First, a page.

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How Kerala’s tough Covid rules have made 17% of its population ‘invisible’, hurting economy

Over 17% of Kerala’s population is aged above 65 yrs, who have to strictly stay at home due to the pandemic. But it’s a demographic that wields considerable financial muscle.

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Thiruvananthapuram: Out of sight, out of mind — thus goes the adage. A sizeable section of Keralites, aged 65 and above, are fighting the fear of being forgotten.

Reason: the lockdown relaxation rules that came into effect on 8 June also brought with it stricter stay-at-home parameters for the senior citizens, banishing them from most of their regular haunts. And this proscribed list, clearly framed with their safety in mind, includes places of worship, shops, recreation centres — all of them places hitherto patronised by senior citizens.

While India, with a median age of 24, has no reason to worry for years to come, the narrative changes drastically when one looks at Kerala. Its high Human Development Indices, including high life expectancy and low birth ratio, make sure the state also shares the burden of an ageing population with the developed world.

Therefore, when the Kerala government decided to curtail the movement of all those aged above 65 years, the economy, already choked of spending avenues and resources, was set to suffer a further backlash.

The reason is quite simple. Kerala would now have about 17 per cent of its total population in the 65 plus age group and a good number of them would be in control of the sources of disposable income. With about 5 lakh state government pensioners and about 2.5 lakh central government pensioners, Kerala has around 6 lakh citizens in the 65-plus age group with proven income sources.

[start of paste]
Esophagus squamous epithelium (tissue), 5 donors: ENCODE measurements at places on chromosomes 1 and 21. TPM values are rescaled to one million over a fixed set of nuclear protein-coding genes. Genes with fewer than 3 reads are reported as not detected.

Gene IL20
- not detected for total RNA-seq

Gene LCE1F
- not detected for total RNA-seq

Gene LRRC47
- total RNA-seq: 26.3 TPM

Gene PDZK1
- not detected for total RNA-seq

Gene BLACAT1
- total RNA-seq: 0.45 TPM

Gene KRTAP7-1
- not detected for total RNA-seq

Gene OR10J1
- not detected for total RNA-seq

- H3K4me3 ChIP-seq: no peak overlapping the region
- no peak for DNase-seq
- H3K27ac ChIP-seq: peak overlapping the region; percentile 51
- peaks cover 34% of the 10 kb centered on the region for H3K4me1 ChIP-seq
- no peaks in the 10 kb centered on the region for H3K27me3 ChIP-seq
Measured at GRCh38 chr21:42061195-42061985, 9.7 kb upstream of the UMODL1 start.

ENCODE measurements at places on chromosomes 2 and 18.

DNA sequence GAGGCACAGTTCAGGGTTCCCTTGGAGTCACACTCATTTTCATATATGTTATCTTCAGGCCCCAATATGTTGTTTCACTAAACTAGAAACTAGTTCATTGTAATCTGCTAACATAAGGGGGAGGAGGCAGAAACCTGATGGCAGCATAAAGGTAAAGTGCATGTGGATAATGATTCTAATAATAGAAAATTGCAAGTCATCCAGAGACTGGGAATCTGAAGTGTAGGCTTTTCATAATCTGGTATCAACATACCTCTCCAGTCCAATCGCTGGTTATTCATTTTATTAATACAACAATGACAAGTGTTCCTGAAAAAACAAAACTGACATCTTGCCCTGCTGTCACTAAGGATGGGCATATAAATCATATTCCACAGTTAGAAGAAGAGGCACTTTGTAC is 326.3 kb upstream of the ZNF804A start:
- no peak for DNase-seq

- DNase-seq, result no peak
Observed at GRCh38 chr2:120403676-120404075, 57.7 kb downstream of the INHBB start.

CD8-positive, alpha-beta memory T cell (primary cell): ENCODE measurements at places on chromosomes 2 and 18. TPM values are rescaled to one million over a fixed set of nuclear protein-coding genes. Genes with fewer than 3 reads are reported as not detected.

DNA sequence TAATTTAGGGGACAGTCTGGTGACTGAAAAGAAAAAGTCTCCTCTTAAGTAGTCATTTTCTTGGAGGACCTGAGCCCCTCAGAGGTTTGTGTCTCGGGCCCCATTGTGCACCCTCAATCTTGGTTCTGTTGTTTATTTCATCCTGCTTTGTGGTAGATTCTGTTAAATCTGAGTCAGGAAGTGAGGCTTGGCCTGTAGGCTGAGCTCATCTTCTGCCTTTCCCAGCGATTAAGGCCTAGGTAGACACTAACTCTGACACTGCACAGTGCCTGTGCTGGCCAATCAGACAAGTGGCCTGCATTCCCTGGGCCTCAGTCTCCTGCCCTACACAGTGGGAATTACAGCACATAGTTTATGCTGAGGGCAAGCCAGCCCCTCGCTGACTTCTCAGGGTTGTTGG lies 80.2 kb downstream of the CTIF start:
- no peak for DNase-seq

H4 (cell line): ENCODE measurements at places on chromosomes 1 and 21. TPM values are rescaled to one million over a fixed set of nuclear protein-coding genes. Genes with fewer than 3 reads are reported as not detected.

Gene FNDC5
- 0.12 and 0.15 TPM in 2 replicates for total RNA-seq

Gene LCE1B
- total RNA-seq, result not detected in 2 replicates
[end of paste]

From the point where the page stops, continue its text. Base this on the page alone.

It is not as if the Kerala government with a bulk of its cabinet over 65 years of age is unaware of the problems posed by the decision to keep the seniors away from public spaces.

“We are aware of the practical issues that people above 65 have to face during the pandemic. It should not be seen as negative segregation but a positive effort to keep them safe from the deadly virus,” Dr T.M. Thomas Isaac, Kerala Finance Minister, told ThePrint. “This year we were planning to come out with some major initiatives for senior citizens. Keeping Kerala’s demographic profile in mind, we planned to make the seniors more visible.”


Also read: Why Hindu groups in Kerala are opposing LDF govt’s order allowing temples to open


The demographic with financial muscle

There are numerous senior citizens with income from agriculture, business, and a huge number is living off bank interest and other investments made after spending entire life abroad, especially the West Asian countries, and before coming home to spend their golden years in Kerala.

“According to the 2011 census, Kerala had 27.39 lakh people who were above 65 years old, 41.5 lakh above 60 years and 59.36 lakh above 55 years. The population which was 3.34 crore is projected to have grown to around 3.45 crore last year. We can only make an informed projection of those in the 65-plus age category now by factoring in the death rate of 6.6 per 1,000,” said Mohanachandran Nair, professor and head of the Demographic Studies Centre, University of Kerala.

“It would be safe to say Kerala would now have well over 55 lakh in this age bracket. Reason: Kerala’s death rate is way below that of the developed countries, which is around 10 (per 1,000), and that of India (around 8),” Nair added.

It is no coincidence that the developed world has kept 65 as the age barrier for people allowed to directly combat the dreaded pandemic, which is by and large the retirement age. But Kerala, with an unrealistically early retirement age of 56, simply cannot afford to ignore its army of pensioners. Just as it cannot wish away the fast swelling numbers of senior citizens as they wield considerable financial muscle.